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Sanctions update: UK bans services exports to Russia, cutting Russia off from UK services

Madeleine Byron

Madeleine Byron

Last week, the UK Foreign Secretary, Liz Truss, announced a ban on certain professional and PR services exports from the UK to Russia. The banned services include management consulting, public relations and accounting. The Foreign Secretary commented that the ban will help to ensure that Putin fails in Ukraine, by cutting off service exports that are fundamental to the Russian economy.

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Philippa Baty

Philippa Baty

Philippa BatyParalegal

Philippa Baty joined Bermans in May 2022 and is a Paralegal in our Property team.

She studied at the University of the West of England qualified as a Solicitor in 2017.

Philippa primarily assists the team on a variety of commercial property matters.

Outside of work, Philippa enjoys seeing friends and family, going for walks/to the beaches on the Wirral…plus the odd psychological thriller or true crime documentary!

E: philippa.baty@bermans.co.uk

T: 0151 224 0522

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Jessica Murphy

Jessica Murphy

Jessica MurphyProperty Finance Paralegal

Jessica joined Bermans in April 2022 as a Property Finance Paralegal.

Jessica graduated from Liverpool John Moores University with a First Class degree in Law in 2021 and is currently studying the Legal Practice Course. Jessica also has experience in advising Commercial Employment, Public Sector Employment and Business Immigration clients.

Jessica assists with all types of Property Finance transactions, including but not limited bridging finance deals, re-finances, buy-to-let investment acquisitions and sales.


E: jessica.murphy@bermans.co.uk

T: 0151 224 0510

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Third Party Debt Orders Ineffective

We were rather surprised recently to see a commercial law firm attempt to impose Third Party Debt Orders (“TPDOs”) both on an invoice financier and on debtors whose debts had been assigned to it, in each case in favour of a claimant who had secured a court judgment against the assignor.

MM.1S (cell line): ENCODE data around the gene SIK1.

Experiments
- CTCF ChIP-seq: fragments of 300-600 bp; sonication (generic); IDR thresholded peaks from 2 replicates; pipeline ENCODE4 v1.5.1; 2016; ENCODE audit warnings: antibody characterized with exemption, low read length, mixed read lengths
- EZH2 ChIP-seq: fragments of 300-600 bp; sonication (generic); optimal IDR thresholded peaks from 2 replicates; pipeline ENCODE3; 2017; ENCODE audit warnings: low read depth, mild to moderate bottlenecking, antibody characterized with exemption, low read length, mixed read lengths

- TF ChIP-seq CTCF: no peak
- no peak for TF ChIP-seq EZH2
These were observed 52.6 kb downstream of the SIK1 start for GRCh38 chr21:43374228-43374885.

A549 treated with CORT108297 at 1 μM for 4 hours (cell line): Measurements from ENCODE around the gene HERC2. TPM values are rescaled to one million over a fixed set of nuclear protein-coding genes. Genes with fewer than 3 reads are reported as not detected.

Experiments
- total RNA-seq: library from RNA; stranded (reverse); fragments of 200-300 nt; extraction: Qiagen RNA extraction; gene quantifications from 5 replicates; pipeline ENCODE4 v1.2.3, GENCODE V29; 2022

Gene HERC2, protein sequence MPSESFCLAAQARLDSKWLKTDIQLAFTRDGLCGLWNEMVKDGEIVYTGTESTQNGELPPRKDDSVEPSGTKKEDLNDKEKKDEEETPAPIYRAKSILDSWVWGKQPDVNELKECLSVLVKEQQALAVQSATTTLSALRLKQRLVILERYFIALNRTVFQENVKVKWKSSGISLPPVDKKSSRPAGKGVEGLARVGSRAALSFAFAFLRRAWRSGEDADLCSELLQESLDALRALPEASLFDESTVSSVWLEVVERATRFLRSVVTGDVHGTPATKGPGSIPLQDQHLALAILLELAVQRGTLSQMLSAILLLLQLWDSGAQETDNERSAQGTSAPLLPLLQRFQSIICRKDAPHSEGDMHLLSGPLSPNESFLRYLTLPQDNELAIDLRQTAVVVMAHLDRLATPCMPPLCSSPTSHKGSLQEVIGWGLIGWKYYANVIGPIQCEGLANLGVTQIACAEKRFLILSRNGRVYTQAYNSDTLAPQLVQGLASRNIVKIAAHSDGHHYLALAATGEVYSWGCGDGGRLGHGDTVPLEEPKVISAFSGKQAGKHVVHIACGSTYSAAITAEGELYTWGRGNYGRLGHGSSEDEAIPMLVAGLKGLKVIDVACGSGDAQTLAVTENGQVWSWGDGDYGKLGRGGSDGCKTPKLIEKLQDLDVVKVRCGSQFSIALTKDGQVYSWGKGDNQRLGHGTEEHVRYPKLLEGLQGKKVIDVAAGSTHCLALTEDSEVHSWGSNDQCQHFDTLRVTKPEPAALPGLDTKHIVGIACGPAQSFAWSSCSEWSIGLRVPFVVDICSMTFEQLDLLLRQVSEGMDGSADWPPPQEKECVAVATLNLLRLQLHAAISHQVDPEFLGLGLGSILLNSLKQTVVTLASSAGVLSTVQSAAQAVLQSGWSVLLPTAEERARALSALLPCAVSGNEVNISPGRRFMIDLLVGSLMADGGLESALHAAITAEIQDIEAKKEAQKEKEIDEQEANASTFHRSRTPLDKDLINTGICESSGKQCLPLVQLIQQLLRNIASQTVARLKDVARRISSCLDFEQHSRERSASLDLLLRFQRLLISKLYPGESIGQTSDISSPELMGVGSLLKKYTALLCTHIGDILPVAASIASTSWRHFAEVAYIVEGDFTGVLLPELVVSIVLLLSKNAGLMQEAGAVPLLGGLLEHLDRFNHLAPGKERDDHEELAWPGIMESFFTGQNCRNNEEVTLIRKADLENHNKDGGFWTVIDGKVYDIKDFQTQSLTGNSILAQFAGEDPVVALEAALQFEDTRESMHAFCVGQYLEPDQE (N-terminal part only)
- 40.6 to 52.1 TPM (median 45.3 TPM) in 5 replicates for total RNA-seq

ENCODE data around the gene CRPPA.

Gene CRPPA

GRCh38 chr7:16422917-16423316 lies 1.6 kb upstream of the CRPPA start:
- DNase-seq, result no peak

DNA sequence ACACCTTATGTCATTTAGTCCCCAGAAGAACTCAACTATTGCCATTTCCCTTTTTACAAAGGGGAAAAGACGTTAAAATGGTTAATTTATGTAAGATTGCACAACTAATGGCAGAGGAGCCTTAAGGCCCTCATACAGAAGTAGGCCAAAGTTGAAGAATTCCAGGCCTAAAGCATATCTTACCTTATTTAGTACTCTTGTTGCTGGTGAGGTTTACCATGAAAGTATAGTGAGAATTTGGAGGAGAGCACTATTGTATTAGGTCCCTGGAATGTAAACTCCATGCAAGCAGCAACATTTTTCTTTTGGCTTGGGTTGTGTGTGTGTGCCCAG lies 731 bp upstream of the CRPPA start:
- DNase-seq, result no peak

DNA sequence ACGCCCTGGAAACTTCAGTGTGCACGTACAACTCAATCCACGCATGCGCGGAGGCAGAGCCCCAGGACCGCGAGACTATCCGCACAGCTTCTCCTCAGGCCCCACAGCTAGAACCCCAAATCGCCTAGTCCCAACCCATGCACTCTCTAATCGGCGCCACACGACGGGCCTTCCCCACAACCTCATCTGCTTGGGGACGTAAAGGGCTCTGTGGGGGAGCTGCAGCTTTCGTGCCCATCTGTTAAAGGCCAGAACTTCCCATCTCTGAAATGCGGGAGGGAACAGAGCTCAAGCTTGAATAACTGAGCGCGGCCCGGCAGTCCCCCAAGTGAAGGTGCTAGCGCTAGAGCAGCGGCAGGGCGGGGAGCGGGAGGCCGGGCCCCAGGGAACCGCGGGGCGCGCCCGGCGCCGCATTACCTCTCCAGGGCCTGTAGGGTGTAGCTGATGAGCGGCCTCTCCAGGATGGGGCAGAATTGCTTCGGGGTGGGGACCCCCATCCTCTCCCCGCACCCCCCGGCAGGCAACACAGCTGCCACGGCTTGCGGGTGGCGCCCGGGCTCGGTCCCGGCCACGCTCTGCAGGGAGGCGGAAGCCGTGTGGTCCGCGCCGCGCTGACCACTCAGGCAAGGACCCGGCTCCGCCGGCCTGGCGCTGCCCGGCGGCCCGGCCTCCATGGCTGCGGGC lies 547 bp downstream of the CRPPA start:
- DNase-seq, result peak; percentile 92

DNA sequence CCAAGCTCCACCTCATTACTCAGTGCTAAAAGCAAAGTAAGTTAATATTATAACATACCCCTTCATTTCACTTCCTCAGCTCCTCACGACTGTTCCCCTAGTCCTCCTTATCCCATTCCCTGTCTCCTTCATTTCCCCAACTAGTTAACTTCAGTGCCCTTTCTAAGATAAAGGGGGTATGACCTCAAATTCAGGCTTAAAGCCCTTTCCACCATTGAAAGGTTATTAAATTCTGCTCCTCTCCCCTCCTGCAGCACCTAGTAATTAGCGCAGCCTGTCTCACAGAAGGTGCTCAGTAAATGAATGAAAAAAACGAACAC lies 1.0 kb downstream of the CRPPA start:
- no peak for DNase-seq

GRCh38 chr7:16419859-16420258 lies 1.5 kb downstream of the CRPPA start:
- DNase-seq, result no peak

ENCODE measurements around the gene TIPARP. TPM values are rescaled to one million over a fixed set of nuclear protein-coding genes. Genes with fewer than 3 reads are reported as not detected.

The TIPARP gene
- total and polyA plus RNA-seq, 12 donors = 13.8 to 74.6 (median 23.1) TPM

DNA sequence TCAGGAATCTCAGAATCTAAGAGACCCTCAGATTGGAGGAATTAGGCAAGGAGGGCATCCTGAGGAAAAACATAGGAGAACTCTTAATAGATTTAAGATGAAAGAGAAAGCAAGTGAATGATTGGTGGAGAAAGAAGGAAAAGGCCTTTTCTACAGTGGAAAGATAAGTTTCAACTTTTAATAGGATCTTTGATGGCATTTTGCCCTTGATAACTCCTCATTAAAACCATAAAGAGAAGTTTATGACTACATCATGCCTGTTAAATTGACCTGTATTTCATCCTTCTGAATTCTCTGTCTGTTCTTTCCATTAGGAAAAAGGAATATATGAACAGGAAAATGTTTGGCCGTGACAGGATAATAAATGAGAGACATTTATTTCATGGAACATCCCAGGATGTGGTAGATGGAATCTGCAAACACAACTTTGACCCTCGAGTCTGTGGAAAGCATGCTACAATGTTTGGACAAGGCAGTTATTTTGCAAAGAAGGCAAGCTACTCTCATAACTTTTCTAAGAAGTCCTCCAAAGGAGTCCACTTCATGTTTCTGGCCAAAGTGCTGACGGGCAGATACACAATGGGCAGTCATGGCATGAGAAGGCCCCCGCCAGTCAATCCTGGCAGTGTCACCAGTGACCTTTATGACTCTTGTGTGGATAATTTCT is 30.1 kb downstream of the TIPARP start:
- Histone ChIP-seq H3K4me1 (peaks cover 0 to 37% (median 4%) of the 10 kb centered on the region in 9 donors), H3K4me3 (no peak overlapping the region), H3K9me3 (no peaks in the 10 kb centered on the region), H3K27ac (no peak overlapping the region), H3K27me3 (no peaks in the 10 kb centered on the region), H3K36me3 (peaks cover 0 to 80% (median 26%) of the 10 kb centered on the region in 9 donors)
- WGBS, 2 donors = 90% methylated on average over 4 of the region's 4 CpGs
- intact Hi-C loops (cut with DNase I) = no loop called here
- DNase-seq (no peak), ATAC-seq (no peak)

TPDOs were formerly known as Garnishee orders, and are governed by Rule 72 of the Civil Procedure Rules which provides:

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Court of Appeal decision on Commercial Confidentiality in Proving Assignment

In a recent Briefing we commented on the case of Haydock Finance Limited v Starcruiser Bussing Limited [2021] EWHC 622 (Comm) in which we successfully represented a funder in defeating an unmeritorious challenge, backed up by the debtor’s “expert evidence,” to the technical aspects of an asset financier’s securitisation process: see https://www.bermans.co.uk/securitisation-and-the-right-to-sue/

We wondered whether this sort of challenge might spread across to invoice finance, so we were interested to see the Court of Appeal reject a series of technical challenges to the assignment process in the recent judgment in a series of cases reported at [2021] EWCA Civ 1682.

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Invoice Finance for Lawyers

The business of law has changed significantly over the last couple of decades, ranging from significant developments in terms of the structure and operation of commercial law firms servicing business clients, to the funding models of “ambulance chasing” litigation covering a wide range of claims from alleged financial mis-selling to simple road traffic accident claims.

It is some time since we examined the topic of invoice finance for lawyers in a Briefing, and we were reminded of its significance in a recent court judgement involving a claim by a funder against a solicitor’s insurer which would have been of great interest to the invoice finance industry had it succeeded.

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Restriction of proceedings orders

Adrian Fryer

Adrian Fryer

Employers dread the vexatious litigant. Even the most spurious of tribunal claims takes up valuable management time and incurs legal fees to defend. The judgment of the EAT in Attorney General v Taheri will be a salve to those employers who have previously had their fingers burned by a serial complainer. The EAT can make an RPO – an order restricting an employee’s right to bring tribunal proceedings – if the employee has habitually and persistently, and without reasonable grounds, brought vexatious proceedings in the employment tribunal (or EAT) against one or more employers. In Taheri, the EAT has shown that there is a limit to what the employment tribunal system is prepared to accept from a vexatious litigant.

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Agency workers

Adrian Fryer

Adrian Fryer

The Agency Workers Regulations 2010 (AWR) are derived from EU law. They aim to strike a balance between protecting agency workers and preserving the benefits of flexibility that using an agency provides to both businesses and workers. The AWR contain anti-discrimination provisions. Agency workers must be given the same basic terms and conditions of employment as direct recruits when they have worked for a hirer for 12 weeks. Regulation 13 gives agency workers the ‘day 1’ right to be told by the hirer about any relevant vacancies, with the aim of giving agency workers the same opportunity as direct recruits to find permanent employment within the business. The information can be given in a general announcement in a suitable place in the hirer’s business.

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